Having milk before exercising has its ups and downs but is by no means a bad thing. Milk supplies multiple nutritious benefits that help with muscles, bones and cellular health. Many people can relate back to the "Got Milk?" slogans, connecting popular athletes and celebrities with drinking milk, and while it may not be the best drink during activity, it's fine to have milk as a part of your healthy regimen.
Benefits of Milk
Milk contains protein, which is what the body demands for repairing and rebuilding the muscles you damage during exercise. Milk also supplies simple carbohydrates that are beneficial for your glycogen energy storage, as well as a substantial amount of calcium, which maintains significant bone integrity and density. Combine the nutrition benefits of milk with resistance training, and your bones can have optimal integrity and density. While milk is most often recommended as a post-workout drink, the 2013 issue of the "Journal of Sports Sciences" reports that when consumed with a carbohydrate, a protein beverage may improve exercise performance.
Skim vs. Whole Milk
The position statement of the American College of Sports Medicine, published in the 2009 issue of "Medicine and Science in Sports and Exercise," recommends that any pre-workout snacks be low in fat, so skim milk should be chosen over whole milk. Skim milk supplies approximately 1 percent of your recommended fat intake, and can be broken down at a quicker rate. The tradeoff is 65 fewer calories per cup, which could pose a problem for people who want a higher calorie intake because they're trying to increase size.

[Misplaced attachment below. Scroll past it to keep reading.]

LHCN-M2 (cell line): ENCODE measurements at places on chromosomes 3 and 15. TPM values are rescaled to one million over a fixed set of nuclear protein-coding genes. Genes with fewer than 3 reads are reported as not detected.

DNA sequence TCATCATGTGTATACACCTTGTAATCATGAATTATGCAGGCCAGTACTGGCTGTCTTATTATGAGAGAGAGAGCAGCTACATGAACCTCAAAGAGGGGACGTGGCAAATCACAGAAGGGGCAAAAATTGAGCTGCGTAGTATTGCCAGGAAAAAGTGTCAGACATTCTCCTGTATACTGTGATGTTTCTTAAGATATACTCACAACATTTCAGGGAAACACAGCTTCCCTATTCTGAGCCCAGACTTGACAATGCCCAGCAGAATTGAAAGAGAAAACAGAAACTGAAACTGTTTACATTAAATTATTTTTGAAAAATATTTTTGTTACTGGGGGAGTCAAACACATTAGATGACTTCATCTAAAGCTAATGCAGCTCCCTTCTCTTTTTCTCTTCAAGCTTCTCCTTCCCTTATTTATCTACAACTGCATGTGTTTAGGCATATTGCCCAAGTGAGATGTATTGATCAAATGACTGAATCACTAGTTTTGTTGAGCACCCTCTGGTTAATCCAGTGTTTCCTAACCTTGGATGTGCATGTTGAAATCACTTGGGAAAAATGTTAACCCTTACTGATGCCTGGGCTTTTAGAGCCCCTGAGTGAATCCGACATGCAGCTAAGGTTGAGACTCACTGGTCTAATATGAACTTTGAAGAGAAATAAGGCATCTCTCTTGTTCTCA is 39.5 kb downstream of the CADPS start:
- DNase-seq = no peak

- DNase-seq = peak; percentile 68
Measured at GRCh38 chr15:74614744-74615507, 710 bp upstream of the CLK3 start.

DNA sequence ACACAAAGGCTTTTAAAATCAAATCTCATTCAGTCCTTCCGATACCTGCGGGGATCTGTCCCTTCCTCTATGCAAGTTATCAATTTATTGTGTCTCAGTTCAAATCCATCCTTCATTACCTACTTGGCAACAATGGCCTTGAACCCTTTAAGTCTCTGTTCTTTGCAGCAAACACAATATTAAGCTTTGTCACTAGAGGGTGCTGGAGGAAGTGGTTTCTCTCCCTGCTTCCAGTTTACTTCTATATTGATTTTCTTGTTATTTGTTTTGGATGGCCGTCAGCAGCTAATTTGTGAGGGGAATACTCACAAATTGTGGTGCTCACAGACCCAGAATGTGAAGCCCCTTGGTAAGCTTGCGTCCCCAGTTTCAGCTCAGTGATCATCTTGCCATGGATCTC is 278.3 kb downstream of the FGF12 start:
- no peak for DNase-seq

Negatives of Milk Before Exercise
Milk is a heavy dairy liquid and may cause problems during moderate to intense exercise because it is digested slowly, containing high amounts of fat. This can result in nausea, cramping and vomiting. Melvin H. Williams, author of "Nutrition for Health, Fitness and Sport," says 1 cup of milk also contains 6 percent of your recommended intake of sodium, which is approximately 151 milligrams, and can cause a increased sensation of thirst or dehydration during exercise. Lastly, milk coats the mouth and throat with a thin film -- though it does not increase phlegm or mucus -- that can cause a psychological effect that makes you cough or spit more.
Timing of Pre-Workout Milk
Correct timing supplies the key to balancing the ups and downs of having milk before exercise. Williams suggests having dairy products such as milk three to four hours before physical activity. This allows for the milk to be fully digested, limits the onset of nausea and allows the proteins to utilized optimally. A sample pre-workout snack could be oatmeal with skim milk or skim milk with a banana.